Like forest landowners, consulting foresters come in many forms, from sole proprietors that serve small regions, to larger multi-state and international firms. Smaller firms can’t provide all of the services of a larger firm, but smaller firms often provide more access to small owners. The size and scale of the management task at hand will define the size of consulting firm needed.

   Besides the independence already discussed, what should a forest landowner look for in a consulting forester? First, the educational background should include a B.S. in forestry from an accredited program (or equivalent master’s degree). Experience is important, both as a forester and as a forestry consultant. SAF, ACF, and RF credentials guarantee minimum experience as a forester. Most consulting foresters emphasize professional standards and value their reputations among clients and colleagues. Forest landowners should feel comfortable asking them for references. Membership in professional societies is telling.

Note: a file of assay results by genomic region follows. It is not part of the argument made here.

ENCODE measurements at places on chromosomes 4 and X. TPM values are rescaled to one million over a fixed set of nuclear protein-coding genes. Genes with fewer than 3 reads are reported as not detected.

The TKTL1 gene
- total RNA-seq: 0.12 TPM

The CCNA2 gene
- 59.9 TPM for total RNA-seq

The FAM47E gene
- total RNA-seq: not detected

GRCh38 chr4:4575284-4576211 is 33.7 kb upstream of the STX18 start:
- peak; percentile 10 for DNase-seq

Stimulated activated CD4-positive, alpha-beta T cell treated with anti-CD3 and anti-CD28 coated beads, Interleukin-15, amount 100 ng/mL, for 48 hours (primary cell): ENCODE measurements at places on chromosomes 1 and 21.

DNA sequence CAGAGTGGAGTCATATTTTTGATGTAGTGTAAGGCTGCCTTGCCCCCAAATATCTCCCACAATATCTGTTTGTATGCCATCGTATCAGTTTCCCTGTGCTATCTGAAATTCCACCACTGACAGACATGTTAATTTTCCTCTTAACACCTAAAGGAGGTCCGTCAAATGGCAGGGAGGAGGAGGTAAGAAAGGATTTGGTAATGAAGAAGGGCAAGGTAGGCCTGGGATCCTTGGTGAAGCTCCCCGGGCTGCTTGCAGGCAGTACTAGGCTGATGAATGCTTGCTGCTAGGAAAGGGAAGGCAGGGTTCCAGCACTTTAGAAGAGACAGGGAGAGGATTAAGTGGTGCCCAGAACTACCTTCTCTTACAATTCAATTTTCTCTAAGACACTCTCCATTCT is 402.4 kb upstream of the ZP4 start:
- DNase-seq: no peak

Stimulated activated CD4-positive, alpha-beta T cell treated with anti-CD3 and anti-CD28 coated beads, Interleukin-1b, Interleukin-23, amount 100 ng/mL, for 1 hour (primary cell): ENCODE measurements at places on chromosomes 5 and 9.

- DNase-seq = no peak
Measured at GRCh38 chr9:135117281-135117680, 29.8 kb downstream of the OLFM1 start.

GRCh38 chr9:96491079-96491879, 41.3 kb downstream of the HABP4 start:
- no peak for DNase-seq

Geography also comes into play; consulting foresters often limit their practice to a specific area.  Generally, for small woodland owners, it is a good idea to employ a consultant within a few hours driving time of your woodlands.

    Not all forestry consultants are created alike. It can be difficult to understand the differences between Registered Foresters, procurement foresters, timber buyers, Certified Foresters, and consulting foresters; not even all RFs are graduate foresters due to lax state laws. Credentials matter and the forest landowner ought to understand them. The landowner needs to start with the standard questions on references, insurance, reliability, and professional background.